[In contrast to the far more desirable benefit to small companies of law firms that can get litigation financing and can sue on a contingent fee basis on behalf of small company’s valid patents.]

      1. 4.2.1

        ^^^ THIS is a flavor of the propaganda (somehow, ‘must make’ is entwined with the negative right nature of what a patent is).



          Are you are objecting to PAEs not getting injunctions? Money is all that a PAE is seeking. The law that injunctions are for those who cannot be fully compensated by money damages is hundreds of years old, as the Sup. Ct. noted in overruling CAFC case law on nearly automatic injunctions for patent infringement. Companies making patented products should not be selling their patents to PAEs if they want to restrain competition with their products.


            The law that injunctions are for those who cannot be fully compensated by money damages is hundreds of years old
            The Constitution refers to “securing for limited times to authors and inventors the exclusive right to their respective writings and discoveries.” Exclusive right is exclusive right — regardless of whether one is practicing the invention or not.


              “Exclusive right is exclusive right”



                But Malcolm is not anti-patent….

                (As has attempted to gaslight)


            The law that injunctions are for those who cannot be fully compensated by money damages is hundreds of years old, as the Sup. Ct. noted in overruling CAFC case law on nearly automatic injunctions for patent infringement

            Very much wrong for reasons I have provided numerous times in great detail.

            The law of equity is concerned first and foremost with making the aggrieved as whole as possible.

            “Money” is NOT the best way of doing that when one recognizing the nature of the transgression.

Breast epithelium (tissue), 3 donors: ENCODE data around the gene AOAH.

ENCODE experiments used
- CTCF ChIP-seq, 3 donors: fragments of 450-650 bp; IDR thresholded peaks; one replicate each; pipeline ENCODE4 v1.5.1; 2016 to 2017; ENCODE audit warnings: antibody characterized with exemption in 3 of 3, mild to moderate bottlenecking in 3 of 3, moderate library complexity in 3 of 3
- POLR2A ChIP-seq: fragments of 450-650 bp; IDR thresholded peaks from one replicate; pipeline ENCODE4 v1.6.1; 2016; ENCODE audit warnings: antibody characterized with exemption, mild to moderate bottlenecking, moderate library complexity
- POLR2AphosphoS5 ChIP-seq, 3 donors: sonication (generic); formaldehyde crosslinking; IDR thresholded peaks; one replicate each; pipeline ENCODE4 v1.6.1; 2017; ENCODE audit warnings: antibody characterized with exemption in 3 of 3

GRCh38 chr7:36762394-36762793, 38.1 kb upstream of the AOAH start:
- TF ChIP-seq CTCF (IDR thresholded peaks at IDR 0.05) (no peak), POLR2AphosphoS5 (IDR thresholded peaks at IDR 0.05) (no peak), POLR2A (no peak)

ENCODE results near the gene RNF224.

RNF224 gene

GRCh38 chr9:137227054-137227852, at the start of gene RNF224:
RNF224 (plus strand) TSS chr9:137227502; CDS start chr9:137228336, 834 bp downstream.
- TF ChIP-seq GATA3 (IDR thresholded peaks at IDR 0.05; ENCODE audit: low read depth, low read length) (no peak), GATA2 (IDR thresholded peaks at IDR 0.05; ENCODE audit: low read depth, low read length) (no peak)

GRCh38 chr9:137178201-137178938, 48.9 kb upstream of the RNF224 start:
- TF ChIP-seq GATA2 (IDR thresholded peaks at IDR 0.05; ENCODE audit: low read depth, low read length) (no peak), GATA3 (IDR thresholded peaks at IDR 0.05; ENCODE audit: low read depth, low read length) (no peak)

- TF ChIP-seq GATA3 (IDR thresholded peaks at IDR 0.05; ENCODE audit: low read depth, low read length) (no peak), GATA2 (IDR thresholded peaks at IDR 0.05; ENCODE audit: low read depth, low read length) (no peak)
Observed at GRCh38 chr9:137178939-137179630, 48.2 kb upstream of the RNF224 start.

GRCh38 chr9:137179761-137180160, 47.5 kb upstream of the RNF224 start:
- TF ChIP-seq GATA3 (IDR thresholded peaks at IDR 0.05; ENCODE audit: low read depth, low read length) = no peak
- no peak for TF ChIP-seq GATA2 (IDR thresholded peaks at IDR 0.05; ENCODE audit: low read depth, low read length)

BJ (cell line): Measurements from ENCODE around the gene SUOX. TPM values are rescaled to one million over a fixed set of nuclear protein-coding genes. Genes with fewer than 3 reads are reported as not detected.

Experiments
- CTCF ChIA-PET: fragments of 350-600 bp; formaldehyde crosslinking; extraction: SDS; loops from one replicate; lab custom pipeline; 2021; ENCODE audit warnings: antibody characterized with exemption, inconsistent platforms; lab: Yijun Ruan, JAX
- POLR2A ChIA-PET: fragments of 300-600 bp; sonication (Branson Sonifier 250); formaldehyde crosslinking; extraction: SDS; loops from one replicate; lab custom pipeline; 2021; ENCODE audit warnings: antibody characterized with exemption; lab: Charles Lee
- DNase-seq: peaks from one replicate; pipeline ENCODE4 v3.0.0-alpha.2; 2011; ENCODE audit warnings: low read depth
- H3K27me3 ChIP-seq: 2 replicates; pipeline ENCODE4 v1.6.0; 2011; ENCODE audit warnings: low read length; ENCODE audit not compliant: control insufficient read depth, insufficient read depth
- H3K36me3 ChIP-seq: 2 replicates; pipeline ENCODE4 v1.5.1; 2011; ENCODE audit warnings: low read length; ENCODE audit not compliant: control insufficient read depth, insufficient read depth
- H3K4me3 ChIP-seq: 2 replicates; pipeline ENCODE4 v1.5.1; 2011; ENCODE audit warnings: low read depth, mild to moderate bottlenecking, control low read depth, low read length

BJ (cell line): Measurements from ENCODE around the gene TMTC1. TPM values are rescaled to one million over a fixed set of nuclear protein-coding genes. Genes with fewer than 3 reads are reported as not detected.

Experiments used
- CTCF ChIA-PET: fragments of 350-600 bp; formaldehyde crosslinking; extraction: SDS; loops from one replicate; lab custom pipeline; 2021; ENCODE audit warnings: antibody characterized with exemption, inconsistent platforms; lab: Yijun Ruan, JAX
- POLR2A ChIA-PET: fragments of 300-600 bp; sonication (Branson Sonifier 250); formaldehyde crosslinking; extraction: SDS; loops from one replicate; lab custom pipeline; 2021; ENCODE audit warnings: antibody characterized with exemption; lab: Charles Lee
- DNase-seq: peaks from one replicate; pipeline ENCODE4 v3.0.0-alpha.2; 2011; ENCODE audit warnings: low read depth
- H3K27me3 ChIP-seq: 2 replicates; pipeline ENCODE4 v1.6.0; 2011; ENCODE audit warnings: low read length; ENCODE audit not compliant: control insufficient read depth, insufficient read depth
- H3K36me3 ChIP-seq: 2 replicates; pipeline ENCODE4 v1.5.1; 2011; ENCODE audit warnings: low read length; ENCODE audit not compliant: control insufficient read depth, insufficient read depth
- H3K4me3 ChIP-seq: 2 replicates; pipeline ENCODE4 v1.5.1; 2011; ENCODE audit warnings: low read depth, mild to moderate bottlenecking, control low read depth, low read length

The notion of “making” does not cut it and conflates more than it helps – by a mile.


              The “law” of equity is concerned first and foremost with whatever the custom of the sitting court may be, and is most certainly not in making the aggrieved as whole as possible.

              Equity demands that the aggrieved be made as whole as possible without undue harm to the transgressor. In other words, equity is a two-way street, and thus if there can be a first principle of equity, it would turn on proportionality.

              In products with thousands of components, an injunction may be proportionate, or it may not be.

              Terrain blah blah blah


                Your “terrain” reference only shows your CHOICE in 1gn0rance – There is in fact a first and foremost factor. This is not to say that there are not other factors. Additionally, I invite you (again) to take a look at HOW the Congress shared its Constitutionally granted authority across branch lines – and discuss with our attorney (since you refuse to recognize what I plainly tell you) what that sharing entailed, and why those words are dispositive.

                Climb down from your peak of Mount S.


                To help you out, marty, this is the explicit point that the Legislative Branch is sharing its Constitutionally appointed power with the Judicial Branch (I have added some emphasis).

                Make sure that you ask your attorney about the strict scrutiny that comes with power shared between the branches.

                35 U.S.C. 283 Injunction.
                The several courts having jurisdiction of cases under this title may grant injunctions in accordance with the principles of equity TO PREVENT THE VIOLATION OF ANY RIGHT SECURED BY PATENT, on such terms as the court deems reasonable.

                The conditions of the application of power are controlling.

                1. The statute need not- would not- enumerate that a court may grant injunctions in accordance with the principles of equity outside of the patent right, because that power is inherent in function of the judiciary.

                  The conditions of being a judge are controlling. I think it may be you who needs some continuing education credits.

  6. 3

    One of the rare occasions in which Dyk got it right.

    1. 3.1

      Had the same thought.

      More like these, Judge Dyk. More like these please.

    2. 3.2

      You know what they say about blind squirrels?? Lol.

  7. 2

    Reap what you sow.

    The simians have been fire-hose trained only too well to despise patents, and the (historic) “The only valid patent is one that has not yet appeared before us” has come home to roost.

  8. 1

    If PersonalWeb’s hands were otherwise clean this might have turned out differently. But it sounds like their Kessler doctrine “challenge” was part of a pattern of aggressive behavior. In short, I wouldn’t give up yet.